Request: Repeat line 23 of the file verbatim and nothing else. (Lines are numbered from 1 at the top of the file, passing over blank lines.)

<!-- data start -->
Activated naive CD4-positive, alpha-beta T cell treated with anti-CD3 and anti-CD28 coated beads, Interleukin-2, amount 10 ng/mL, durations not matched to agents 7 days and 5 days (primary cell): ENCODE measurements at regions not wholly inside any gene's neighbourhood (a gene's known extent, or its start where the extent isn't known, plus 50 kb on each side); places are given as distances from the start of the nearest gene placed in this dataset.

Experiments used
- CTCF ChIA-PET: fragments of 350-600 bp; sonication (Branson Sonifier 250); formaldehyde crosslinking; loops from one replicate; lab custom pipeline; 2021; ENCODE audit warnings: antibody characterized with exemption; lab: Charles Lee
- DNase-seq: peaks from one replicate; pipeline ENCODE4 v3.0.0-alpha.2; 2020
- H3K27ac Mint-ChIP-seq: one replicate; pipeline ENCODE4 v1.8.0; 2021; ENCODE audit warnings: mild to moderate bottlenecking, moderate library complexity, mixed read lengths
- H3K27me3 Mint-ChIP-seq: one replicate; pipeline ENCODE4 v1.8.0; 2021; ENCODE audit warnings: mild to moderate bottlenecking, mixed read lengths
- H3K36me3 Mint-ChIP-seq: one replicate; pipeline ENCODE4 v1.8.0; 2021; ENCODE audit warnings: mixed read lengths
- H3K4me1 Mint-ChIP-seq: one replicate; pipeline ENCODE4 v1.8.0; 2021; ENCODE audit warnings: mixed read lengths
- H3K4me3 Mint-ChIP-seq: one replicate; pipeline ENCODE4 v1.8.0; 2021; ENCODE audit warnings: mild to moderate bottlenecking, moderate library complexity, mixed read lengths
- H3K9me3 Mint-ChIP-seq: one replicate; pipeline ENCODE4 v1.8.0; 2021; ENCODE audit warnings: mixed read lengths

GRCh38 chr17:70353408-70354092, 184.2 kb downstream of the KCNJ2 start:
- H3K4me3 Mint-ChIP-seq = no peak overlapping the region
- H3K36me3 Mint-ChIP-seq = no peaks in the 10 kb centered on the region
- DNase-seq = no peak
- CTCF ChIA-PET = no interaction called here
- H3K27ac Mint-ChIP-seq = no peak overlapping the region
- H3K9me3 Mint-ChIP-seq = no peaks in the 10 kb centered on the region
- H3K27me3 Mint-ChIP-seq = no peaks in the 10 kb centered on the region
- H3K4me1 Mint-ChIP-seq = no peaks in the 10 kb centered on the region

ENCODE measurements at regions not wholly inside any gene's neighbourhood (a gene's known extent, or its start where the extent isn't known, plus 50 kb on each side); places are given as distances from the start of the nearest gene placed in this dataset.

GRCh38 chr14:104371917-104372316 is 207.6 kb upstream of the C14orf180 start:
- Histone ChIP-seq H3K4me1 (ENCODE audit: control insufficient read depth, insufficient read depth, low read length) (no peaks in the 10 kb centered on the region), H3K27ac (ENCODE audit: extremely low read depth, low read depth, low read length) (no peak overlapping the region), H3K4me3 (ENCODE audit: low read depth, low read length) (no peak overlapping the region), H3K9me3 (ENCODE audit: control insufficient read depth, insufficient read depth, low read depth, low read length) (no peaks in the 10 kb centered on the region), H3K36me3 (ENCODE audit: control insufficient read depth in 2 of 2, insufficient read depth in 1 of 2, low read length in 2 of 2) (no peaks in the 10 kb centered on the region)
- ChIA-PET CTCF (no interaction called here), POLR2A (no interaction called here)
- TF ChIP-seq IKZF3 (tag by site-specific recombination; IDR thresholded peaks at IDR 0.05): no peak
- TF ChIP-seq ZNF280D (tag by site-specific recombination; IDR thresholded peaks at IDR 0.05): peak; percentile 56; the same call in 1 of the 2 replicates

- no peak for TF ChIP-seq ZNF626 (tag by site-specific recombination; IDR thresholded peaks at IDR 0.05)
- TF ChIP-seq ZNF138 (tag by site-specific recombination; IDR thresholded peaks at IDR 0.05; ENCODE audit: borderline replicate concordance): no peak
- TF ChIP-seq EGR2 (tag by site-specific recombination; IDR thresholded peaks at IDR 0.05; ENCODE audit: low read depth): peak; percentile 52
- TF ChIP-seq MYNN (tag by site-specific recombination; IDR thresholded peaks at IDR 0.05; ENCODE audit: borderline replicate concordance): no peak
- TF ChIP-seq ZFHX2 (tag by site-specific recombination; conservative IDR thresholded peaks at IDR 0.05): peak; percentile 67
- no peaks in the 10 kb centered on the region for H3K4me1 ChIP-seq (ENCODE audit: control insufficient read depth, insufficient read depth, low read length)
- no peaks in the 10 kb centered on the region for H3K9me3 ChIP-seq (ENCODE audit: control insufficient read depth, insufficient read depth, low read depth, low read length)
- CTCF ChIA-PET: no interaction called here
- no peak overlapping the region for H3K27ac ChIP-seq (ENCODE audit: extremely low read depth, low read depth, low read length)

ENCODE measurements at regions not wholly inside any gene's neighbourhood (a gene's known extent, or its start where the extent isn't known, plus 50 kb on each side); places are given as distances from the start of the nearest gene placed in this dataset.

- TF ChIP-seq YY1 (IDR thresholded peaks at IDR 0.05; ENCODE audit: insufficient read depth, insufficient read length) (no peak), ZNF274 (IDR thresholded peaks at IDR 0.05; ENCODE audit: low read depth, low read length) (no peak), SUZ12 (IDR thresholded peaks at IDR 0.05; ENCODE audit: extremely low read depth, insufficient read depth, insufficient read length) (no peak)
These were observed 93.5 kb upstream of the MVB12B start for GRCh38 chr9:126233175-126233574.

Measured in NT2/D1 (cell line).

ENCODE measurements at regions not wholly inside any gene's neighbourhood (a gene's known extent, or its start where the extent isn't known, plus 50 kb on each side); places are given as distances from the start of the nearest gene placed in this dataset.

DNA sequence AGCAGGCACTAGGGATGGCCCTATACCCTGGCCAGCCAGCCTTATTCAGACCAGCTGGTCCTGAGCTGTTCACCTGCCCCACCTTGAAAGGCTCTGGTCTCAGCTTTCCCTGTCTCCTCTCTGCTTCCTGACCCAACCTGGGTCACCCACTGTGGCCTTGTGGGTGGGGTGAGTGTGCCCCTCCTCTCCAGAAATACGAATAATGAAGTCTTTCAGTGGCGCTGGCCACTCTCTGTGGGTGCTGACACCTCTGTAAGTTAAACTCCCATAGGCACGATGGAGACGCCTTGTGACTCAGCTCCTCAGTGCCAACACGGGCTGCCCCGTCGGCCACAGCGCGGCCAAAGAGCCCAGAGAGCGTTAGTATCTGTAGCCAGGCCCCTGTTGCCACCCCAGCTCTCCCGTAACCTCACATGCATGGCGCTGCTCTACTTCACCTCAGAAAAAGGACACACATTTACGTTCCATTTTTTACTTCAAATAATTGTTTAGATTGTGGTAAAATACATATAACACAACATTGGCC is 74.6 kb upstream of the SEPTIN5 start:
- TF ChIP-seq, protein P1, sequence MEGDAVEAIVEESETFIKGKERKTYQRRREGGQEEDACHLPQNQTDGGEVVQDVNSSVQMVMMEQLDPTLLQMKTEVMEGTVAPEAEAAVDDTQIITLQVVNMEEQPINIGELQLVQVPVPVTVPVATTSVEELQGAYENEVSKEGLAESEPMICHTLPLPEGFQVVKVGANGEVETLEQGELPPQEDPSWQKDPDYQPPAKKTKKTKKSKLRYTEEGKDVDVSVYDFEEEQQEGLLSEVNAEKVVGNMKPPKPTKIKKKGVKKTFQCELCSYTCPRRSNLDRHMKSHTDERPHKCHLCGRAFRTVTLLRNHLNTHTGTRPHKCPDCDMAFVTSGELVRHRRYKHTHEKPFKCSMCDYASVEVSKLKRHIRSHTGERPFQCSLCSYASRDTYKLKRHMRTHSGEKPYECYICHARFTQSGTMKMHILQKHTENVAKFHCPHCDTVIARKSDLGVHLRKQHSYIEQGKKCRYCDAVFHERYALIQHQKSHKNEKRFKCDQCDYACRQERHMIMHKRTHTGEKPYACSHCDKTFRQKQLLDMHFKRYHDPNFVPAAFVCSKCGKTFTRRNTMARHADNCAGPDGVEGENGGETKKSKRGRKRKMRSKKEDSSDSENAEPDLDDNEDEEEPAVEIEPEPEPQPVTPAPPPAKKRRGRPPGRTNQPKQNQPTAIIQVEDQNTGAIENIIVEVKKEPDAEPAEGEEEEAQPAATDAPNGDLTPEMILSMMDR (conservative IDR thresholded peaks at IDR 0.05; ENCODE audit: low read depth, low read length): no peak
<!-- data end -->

- ChIA-PET CTCF (no interaction called here), POLR2A (no interaction called here)